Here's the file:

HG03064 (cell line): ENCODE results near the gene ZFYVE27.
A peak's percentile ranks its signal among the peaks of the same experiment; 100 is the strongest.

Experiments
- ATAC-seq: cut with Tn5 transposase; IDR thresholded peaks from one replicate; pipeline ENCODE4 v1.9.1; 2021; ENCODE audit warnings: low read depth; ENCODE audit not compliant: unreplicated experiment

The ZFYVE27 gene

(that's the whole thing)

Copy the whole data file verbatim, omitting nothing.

HG03064 (cell line): ENCODE results near the gene ZFYVE27.
A peak's percentile ranks its signal among the peaks of the same experiment; 100 is the strongest.

Experiments
- ATAC-seq: cut with Tn5 transposase; IDR thresholded peaks from one replicate; pipeline ENCODE4 v1.9.1; 2021; ENCODE audit warnings: low read depth; ENCODE audit not compliant: unreplicated experiment

The ZFYVE27 gene